Do I Become A Foster Carer?
If you have wondered about foster care and are considering the possibility of becoming a foster carer, the big question to ask yourself is “do I become a foster carer?” It is a big commitment of time, energy, and emotion – but definitely worth it.
It begins with the time involved in becoming registered as a foster parent. This can take up to six months and it is a rigorous period as you are visited at least half a dozen times while the suitability of your home, your family circumstances, and you are assessed. You will also attend a training course.
The first aspect of your home under consideration is whether there is a spare room for a child in care. This is essential, as each child must have a separate bedroom. Your age is not a factor, other than you should be at least 21.
Your health is a consideration. You must have the energy to parent a foster child and carry out all the educational and health appointments required. All members of the household aged 18 and older undergo Disclosure and Barring Service background checks. Having a criminal record does not automatically disqualify you from being approved as a foster carer. It depends on the nature of the crime.
At the end of the assessment, a full report is provided to an independent panel for approval.
The real answer to the question about whether you become a foster carer lies within yourself. Are you motivated to pour the emotional energy into fostering? The children who will be coming into your home and your heart are often traumatised. Their own birth families cannot look after them and most of them have been removed from their homes by the local authority because they have been abused or neglected.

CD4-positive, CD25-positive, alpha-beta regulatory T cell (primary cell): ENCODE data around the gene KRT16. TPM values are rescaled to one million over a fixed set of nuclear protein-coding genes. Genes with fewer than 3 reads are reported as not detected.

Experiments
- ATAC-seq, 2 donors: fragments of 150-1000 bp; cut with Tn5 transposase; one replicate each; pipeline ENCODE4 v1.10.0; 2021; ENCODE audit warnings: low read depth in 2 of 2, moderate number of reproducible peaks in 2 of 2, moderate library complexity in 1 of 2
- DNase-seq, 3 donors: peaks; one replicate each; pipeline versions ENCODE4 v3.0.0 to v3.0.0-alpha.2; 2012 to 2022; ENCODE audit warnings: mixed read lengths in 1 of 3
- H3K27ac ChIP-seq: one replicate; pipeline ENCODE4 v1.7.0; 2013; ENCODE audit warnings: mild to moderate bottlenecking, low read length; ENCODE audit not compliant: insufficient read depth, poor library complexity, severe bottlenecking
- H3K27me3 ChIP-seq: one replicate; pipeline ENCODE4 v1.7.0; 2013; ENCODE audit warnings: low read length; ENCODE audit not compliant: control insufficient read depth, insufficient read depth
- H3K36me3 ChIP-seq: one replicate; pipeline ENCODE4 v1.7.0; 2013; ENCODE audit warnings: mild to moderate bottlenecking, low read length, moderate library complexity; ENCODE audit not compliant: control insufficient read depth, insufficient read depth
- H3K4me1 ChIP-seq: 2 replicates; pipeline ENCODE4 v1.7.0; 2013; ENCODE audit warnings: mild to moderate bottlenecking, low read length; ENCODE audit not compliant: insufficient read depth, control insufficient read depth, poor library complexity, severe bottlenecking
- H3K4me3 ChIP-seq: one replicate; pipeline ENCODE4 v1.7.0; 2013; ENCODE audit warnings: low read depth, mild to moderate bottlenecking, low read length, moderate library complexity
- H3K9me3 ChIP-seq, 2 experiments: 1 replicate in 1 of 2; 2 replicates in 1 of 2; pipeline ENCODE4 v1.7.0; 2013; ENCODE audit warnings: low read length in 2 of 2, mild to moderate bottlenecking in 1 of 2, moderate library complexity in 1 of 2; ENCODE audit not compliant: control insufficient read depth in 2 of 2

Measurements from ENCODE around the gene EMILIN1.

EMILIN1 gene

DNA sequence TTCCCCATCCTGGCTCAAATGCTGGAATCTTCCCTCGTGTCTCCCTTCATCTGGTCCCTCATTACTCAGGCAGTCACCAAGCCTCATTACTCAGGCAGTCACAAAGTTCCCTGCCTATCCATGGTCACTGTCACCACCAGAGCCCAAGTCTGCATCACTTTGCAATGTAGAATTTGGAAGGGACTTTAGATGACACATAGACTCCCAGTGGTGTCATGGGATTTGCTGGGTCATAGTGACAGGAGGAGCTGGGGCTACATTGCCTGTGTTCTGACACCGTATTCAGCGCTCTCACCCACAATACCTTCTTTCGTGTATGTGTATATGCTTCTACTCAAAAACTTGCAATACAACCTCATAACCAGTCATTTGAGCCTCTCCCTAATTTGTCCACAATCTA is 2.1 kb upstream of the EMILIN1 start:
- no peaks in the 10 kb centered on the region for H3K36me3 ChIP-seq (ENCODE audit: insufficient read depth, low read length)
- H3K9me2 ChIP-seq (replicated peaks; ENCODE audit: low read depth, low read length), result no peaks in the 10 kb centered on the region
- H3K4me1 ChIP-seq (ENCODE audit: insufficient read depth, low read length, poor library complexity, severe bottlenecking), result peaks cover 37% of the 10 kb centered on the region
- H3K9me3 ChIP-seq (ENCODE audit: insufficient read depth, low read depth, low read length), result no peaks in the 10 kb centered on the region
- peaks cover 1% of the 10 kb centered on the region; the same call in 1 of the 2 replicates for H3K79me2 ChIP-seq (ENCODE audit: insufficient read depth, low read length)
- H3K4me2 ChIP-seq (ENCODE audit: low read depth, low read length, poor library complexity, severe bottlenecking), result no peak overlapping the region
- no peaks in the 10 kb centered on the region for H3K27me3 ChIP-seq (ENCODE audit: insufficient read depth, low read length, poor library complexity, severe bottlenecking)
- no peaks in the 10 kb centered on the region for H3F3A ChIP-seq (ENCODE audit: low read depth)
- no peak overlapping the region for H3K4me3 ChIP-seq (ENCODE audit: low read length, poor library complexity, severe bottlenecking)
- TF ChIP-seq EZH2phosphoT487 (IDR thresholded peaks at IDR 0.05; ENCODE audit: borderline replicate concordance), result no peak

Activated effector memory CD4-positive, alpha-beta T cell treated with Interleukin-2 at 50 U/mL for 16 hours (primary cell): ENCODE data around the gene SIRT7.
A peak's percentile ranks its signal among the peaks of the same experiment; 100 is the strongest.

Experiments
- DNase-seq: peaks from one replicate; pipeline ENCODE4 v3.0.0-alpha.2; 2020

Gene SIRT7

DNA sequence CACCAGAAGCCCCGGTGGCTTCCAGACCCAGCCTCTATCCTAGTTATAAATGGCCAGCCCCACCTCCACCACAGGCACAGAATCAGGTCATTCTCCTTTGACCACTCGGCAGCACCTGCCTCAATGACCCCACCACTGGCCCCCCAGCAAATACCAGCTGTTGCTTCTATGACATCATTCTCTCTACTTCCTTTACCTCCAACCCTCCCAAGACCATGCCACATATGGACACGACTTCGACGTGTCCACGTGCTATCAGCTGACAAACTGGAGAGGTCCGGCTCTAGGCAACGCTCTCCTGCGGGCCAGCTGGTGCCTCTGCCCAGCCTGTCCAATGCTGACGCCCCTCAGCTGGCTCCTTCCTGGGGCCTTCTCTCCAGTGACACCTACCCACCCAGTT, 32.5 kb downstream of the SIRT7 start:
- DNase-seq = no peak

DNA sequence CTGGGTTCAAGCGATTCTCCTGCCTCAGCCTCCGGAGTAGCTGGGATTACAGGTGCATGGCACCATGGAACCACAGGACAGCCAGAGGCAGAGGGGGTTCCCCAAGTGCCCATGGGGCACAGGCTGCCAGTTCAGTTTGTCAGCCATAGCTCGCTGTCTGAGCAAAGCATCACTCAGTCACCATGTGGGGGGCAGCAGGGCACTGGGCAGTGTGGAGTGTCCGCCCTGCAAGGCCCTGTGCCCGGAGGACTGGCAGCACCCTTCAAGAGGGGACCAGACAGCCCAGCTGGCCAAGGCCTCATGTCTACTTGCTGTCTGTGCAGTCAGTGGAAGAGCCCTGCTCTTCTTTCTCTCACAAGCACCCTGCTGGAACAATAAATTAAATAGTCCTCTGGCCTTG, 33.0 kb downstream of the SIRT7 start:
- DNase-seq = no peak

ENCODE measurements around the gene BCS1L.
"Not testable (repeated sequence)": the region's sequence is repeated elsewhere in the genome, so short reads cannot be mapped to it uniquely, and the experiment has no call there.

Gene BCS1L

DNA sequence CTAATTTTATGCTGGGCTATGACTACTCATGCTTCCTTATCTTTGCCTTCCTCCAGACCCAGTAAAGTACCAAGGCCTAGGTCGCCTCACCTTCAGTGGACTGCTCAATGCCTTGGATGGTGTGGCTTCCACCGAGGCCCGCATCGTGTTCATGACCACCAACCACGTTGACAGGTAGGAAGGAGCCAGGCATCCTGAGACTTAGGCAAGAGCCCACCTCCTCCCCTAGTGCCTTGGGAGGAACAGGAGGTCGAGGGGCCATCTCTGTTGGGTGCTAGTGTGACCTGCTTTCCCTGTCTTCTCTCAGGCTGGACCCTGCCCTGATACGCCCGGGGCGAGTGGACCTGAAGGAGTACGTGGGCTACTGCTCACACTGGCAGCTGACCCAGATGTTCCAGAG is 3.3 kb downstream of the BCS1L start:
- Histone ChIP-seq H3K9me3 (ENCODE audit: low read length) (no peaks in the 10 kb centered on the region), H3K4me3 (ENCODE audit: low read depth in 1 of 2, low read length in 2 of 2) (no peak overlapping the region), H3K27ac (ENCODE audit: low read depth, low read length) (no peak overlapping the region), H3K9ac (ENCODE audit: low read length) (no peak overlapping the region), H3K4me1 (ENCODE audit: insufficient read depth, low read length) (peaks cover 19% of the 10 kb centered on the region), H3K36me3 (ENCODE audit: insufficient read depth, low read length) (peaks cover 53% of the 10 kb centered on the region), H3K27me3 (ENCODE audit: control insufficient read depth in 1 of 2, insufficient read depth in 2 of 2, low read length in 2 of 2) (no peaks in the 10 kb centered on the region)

There has also been a rise in unaccompanied asylum seeking children in the past year.
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On the plus side, as a foster parent, you know you are part of a team that is providing a child or young person a chance at having a very positive experience and at having a bright future. If all the child has known is abuse and family dysfunction, being in your home, a caring and safe place to be, the child gets to see how a functioning family behaves.
You are able to provide a home for children and young people without being concerned about the financial stress of caring for them. As a foster carer, you receive a weekly fostering allowance that pays for general household expenses, food, mileage, school meals, the child’s clothing, and pocket money.
If the child has special needs, there is a weekly fee based on those needs above and beyond the basic allowance. The average total weekly pay from an independent fostering agency can be around £400 per child per week for the allowance and the fee beyond the allowance. This is the average. If the child has physical, emotional, or mental challenges, extra expenses are covered. Our supervising social worker will be available for any concerns you have about the child’s special needs. In addition, you can claim a tax exemption for up to £10,000.
There are thousands of children who urgently need you now, and the recruitment of foster parents to support teenagers, sibling groups and children from diverse ethnic backgrounds is a priority.
If you want to know more about how to apply to become a foster carer, contact Capstone Foster Care. We would be happy to discuss our application and assessment process with you. Call us on 0800 012 4004 or simply click here.See more articles…